Friday, January 30, 2009

Roy Orbison and Friends: A Black and White Night

Husband and I had the good fortune to catch "Roy Orbison and Friends: A Black and White Night" last night on MPBN, the Maine Public Broadcasting Network which we are very privileged to get as part of our cable package. (It makes us feel very close to our nearest American neighbours, who are similarly transfixed with moose, and snow, and fishing, and artisans making things out of wood and metal the way they made things out of wood and metal 300 years ago when this was a Strong Man and Woman's Country, goddammit!)

Anyway, we ended up staying up far too late for a work night, but please, please, if you have a chance to see this performance, take it. If you're an Orbison fan, hunt it down and bring it, kicking and screaming if necessary, home. Orbison's performance is so pitch-perfect your jaw will drop (the special was recorded but a year before he died), and you will be continually reminded of how absolutely wrenching and beautiful and painful and comforting his songs are. "Listening to his songs is like having him rip your heart out and show it to you," I said. And I mean it in a good way.

Something I hadn't known until today was the amount of tragedy Orbison had in his personal life. His first wife died in a motorcycle accident. A short time later, his family home burned down while he was on tour in the UK, and two of their three children perished.

A friend once told me she could never look at the Van Gogh painting "Wheatfield with Crows" the same way again after knowing that it was the last painting Vincent Van Gogh finished before he commited suicide.

I can't listen to "In Dreams" the same way ever again after knowing that Orbison, very young, lost a life partner and two children.

A candy-colored clown they call the sandman
tiptoes to my room every night
just to sprinkle stardust and to whisper,
"Go to sleep. Everything is all right".

I close my eyes, then I drift away
into the magic night. I softly say
a silent prayer, like dreamers do.
Then I fall asleep to dream my dreams of you.

In dreams, I walk with you.
In dreams, I talk to you.
In dreams - you're mine.

All of the time we're together...
in dreams, in dreams.

But just before the dawn, I awake and find you gone.
I can't help it, I can't help it, if I cry.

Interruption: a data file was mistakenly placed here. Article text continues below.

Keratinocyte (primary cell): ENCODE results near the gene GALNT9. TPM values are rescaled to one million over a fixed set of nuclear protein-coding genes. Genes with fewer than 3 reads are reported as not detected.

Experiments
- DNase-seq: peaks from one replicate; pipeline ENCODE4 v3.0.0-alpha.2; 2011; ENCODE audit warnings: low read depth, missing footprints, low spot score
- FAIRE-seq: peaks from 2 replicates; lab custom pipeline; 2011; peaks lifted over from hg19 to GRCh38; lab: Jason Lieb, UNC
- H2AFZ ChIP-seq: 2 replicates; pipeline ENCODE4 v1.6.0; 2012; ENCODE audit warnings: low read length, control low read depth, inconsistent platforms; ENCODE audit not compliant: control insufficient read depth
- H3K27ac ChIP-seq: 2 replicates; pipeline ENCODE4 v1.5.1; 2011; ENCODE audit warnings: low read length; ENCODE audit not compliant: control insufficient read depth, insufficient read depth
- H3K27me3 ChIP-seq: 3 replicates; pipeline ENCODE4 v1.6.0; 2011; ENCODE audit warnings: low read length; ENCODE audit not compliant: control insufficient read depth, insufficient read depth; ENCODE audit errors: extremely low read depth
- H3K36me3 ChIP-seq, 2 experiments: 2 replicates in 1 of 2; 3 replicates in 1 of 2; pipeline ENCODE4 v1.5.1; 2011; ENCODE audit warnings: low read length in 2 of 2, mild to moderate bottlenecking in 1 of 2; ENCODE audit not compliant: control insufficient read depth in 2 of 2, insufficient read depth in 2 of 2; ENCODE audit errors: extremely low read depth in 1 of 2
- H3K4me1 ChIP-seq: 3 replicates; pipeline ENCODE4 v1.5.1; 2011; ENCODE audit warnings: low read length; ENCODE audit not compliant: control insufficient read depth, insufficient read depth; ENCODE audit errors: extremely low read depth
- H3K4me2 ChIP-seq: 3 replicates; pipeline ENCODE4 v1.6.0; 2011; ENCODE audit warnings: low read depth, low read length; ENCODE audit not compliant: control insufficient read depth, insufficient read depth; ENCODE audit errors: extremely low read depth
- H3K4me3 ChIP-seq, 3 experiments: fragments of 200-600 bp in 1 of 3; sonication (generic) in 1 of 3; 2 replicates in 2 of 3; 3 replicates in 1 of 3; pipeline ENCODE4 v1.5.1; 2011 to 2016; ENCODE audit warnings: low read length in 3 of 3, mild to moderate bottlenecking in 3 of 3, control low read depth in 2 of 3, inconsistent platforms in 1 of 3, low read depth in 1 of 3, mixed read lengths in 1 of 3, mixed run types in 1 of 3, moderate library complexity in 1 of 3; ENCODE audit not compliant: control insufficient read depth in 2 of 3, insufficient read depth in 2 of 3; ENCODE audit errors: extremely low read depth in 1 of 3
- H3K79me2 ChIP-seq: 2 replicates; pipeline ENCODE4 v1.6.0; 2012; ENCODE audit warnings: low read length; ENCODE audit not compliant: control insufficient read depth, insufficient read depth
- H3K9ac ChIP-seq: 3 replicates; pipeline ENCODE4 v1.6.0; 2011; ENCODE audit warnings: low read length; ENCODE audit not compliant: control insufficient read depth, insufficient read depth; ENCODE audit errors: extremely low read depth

I remember that you said goodbye.
It's too bad that all these things can only happen in my dreams
Only in dreams...
in beautiful dreams.

If you get the chance, see it. If you don't, buy it.



Blogger Sherwood Harrington said...

You don't have to be as young as Orbison was to have that particular sandman visit you. If we live long enough, he visits every one of us, usually at about 3am.

1:43 a.m.  
Blogger Mog said...

I came to your blog because of the CI thing. I started reading this post with a sense of wonder and hope that with a CI I would be able to enjoy music again. I finished reading the post with tears in my eyes. A reminder that everything isn't always about Me, and that shit happens.

11:33 a.m.  
Blogger ronnie said...

Mog, the enjoyment of music is very different from implantee-to-implantee. It depends on so many things - length of deafness, success of the implant placement, model of implant chosen. It's also much better for me when listening to music directly plugged into my processor from a CD player or computer or MP3 player through a "direct-connect" cord available with my model of processor. I'd love to talk to you more about this if you'd like - you can email me at ronniecat at ronniecat dot com.

9:52 p.m.  
Blogger ronnie said...

Sherwood, I'm both young and lucky enough to have been largely protected from the painful experience of losing people I love.

But it's very comforting to know that when it does happen, there is another chance to be with them. If only briefly. In dreams.

10:00 p.m.  

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